On May 30, Anthony and Eva Jackson filed a lawsuit against the Peekskill school district in New York. They allege that a teacher, James Tosto, “conspired” against them by taking their then 16-year-old daughter to a local clinic where she was prescribed birth control pills without their knowledge or consent. To back their claim, the Jacksons are citing the rights of parents and state public health law, which requires parental consent before providing health care to minors. Ultimately, a court will decide whether Tosto broke the law. But this case reveals a far more troubling reality: Many young people continue to lack confidential access to health care and that significantly obstructs their use of critical sexual and reproductive health services, such as birth control.
We know young people consider their confidentiality a priority. In a recent survey, 71 percent of young women between the ages of 18 and 25 rated confidentiality as important when receiving health care; other studies tell the same story. Many teens and young adults do turn to parents for advice. But when young people are forced to involve their parents in sensitive health-care decisions, they are more likely to avoid seeking these types of services in order to avert the disclosure of their private medical information. Too often forgoing care has grave consequences. For example, delaying or failing to obtain contraceptive care can increase the risk for unintended pregnancy. Similarly, when youth delay or forgo sexually transmitted infection (STI) and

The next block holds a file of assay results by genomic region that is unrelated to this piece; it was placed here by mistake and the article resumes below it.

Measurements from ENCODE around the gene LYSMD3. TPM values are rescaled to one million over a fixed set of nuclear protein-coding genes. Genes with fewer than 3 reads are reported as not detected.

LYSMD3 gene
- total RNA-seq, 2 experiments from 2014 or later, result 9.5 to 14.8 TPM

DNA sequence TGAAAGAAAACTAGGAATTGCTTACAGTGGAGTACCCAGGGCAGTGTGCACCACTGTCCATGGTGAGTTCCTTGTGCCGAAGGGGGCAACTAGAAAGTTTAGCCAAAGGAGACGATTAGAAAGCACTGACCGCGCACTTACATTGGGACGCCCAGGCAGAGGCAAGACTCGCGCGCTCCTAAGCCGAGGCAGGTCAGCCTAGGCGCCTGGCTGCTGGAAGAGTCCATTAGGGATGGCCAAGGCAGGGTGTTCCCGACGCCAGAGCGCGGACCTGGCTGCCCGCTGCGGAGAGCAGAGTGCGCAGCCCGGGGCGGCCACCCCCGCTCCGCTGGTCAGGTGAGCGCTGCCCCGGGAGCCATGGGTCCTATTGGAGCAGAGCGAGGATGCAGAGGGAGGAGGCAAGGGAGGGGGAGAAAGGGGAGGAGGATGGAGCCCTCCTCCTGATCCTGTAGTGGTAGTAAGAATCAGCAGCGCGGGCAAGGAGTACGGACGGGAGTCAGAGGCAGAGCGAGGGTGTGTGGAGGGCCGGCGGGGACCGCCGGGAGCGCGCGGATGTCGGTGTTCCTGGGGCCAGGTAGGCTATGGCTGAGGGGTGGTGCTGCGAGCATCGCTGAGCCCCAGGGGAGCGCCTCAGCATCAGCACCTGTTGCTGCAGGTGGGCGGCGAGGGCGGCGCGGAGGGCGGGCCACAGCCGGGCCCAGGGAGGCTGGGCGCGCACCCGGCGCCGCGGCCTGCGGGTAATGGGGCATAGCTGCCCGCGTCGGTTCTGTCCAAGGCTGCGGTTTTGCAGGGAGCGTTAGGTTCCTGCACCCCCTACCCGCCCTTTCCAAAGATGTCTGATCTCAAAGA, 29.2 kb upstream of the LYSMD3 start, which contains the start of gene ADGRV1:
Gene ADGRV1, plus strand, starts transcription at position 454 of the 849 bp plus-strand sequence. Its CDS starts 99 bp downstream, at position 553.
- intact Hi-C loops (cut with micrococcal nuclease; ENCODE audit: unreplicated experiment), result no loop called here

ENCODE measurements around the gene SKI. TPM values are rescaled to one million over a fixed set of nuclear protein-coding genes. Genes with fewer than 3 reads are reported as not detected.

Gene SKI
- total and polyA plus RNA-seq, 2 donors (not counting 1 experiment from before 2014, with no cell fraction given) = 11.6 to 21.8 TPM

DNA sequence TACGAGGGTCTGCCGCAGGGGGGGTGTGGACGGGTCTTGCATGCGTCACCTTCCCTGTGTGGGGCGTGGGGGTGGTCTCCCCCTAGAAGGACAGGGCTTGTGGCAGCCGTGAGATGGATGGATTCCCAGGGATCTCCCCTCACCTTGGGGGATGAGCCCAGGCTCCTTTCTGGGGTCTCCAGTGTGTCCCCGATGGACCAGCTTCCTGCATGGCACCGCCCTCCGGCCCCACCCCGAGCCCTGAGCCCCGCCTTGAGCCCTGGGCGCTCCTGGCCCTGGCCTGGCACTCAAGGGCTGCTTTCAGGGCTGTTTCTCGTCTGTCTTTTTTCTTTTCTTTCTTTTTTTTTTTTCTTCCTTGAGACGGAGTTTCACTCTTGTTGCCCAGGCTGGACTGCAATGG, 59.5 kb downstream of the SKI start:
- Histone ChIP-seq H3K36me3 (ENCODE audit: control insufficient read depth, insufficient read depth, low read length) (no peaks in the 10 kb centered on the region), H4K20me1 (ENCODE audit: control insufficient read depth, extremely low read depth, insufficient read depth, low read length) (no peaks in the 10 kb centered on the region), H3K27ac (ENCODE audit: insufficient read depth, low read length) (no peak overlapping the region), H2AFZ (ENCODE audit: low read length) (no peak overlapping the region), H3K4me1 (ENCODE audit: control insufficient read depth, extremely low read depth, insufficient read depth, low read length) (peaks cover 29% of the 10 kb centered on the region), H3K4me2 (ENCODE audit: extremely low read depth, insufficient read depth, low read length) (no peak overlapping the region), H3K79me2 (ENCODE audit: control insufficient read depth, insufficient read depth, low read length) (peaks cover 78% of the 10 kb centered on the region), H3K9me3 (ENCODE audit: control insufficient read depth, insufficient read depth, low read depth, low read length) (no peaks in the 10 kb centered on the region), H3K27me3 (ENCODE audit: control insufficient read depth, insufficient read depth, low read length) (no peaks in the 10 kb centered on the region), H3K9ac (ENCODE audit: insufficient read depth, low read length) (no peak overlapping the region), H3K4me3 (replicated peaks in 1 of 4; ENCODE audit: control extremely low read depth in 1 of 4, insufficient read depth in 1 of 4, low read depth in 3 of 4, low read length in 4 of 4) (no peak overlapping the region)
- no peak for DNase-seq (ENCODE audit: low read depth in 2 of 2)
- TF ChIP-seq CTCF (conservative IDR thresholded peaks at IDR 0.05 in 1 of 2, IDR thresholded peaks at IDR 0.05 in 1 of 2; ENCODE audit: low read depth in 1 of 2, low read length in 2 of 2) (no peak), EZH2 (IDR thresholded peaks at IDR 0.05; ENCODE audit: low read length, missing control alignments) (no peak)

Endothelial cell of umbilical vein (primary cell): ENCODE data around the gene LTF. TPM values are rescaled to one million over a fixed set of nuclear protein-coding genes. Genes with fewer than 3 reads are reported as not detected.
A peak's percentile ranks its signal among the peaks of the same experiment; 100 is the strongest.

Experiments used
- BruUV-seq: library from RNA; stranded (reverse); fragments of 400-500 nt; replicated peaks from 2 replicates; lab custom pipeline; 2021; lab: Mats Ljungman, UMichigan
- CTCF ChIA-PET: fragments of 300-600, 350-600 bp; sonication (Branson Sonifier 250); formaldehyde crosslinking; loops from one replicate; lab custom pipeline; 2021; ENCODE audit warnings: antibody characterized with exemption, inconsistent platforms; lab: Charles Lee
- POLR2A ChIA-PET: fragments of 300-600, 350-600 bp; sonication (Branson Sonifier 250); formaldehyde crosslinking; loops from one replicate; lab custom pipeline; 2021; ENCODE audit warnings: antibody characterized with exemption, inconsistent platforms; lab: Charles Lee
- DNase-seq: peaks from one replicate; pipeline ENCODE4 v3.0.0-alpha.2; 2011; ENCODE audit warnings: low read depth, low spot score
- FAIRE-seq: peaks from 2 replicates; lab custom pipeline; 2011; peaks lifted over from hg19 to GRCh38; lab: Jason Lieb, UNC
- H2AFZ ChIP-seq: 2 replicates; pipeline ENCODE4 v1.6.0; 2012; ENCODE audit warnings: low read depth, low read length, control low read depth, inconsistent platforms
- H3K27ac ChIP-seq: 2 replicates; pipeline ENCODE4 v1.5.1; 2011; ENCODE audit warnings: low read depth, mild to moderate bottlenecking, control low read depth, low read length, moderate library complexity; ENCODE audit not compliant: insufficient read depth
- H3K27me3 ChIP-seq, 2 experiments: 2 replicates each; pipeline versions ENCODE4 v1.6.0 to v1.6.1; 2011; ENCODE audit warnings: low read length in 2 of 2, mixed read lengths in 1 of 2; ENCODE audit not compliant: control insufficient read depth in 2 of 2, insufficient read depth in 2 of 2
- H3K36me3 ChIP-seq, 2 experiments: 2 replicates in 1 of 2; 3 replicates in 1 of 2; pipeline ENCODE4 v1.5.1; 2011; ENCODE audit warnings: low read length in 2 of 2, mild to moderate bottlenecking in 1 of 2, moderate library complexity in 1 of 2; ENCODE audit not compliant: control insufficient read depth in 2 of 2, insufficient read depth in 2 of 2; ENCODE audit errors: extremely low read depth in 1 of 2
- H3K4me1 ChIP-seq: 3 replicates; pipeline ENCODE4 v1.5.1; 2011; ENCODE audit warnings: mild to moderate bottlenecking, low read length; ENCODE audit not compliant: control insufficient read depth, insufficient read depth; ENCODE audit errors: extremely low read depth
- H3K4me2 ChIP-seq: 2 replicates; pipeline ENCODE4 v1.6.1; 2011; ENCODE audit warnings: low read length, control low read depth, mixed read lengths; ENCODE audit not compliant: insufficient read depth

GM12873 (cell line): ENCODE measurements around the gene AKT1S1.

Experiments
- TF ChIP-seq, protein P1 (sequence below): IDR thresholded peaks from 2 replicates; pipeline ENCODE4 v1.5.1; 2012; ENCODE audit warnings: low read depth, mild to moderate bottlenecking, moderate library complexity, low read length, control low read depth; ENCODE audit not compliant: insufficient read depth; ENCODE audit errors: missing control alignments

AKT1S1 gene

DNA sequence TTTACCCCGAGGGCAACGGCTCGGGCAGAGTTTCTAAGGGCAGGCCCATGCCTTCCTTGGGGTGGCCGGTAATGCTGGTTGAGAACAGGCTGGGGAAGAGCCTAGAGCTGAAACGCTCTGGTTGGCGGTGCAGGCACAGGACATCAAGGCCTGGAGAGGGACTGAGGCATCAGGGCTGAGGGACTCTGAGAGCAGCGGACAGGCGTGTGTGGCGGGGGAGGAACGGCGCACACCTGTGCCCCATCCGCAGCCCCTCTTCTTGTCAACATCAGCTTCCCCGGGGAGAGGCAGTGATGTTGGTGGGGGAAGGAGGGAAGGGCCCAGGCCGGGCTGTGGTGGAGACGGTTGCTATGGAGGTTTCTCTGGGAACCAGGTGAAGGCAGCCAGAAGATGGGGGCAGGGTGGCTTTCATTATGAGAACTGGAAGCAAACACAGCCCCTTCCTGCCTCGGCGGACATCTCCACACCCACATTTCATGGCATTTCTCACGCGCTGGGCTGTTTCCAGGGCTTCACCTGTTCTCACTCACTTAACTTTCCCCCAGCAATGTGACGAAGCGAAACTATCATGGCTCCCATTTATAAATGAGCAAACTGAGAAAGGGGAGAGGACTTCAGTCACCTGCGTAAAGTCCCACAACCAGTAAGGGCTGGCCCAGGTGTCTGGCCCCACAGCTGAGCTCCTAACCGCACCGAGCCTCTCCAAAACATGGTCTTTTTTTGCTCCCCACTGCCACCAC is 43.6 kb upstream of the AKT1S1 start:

HIV screening and treatment, they put themselves and their sexual partners at a greater risk for serious health issues. That’s why laws that fail to protect youth confidentiality go against sensible, well-established approaches to young people’s reproductive health.
This month marks the 50th anniversary of Griswold v. Connecticut—the Supreme Court decision that first recognized a constitutional right to privacy encompassing an adult’s decision to use contraceptives. It’s an occasion that invites us to reflect on the current state of confidential reproductive health services. Today, in many states minors can independently consent to a range of
personal health-care services, including access to contraceptives, prenatal care, and STI care. Both the Title X family planning program and Medicaid guarantee confidential contraceptive services for everyone the programs serve. Additionally, a growing number of states are expanding the protection of young people’s privacy in the insurance communications and billing process to prevent inadvertent disclosures of private information to their parents. These laws are premised on the fact that young people have the right to live healthy lives—and access to confidential care is fundamental to keeping young people healthy. However, threats to basic reproductive health care persist, and many young people still lack protection under current policies.
In standing up for youth health and rights, we need to demand policies based in reality. We need to push lawmakers to expand and strengthen existing confidentiality protections for young people. And instead of legislating forced parental involvement, we need to give parents the tools to foster open and honest channels of communication with their children on sexual and reproductive health matters. The best approach gives parents a role in young people’s lives while empowering young people themselves to take responsibility for their own health.